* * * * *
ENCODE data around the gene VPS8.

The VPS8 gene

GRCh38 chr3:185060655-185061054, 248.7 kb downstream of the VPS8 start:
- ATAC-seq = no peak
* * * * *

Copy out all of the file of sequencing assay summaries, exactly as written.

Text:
ENCODE data around the gene VPS8.

The VPS8 gene

GRCh38 chr3:185060655-185061054, 248.7 kb downstream of the VPS8 start:
- ATAC-seq = no peak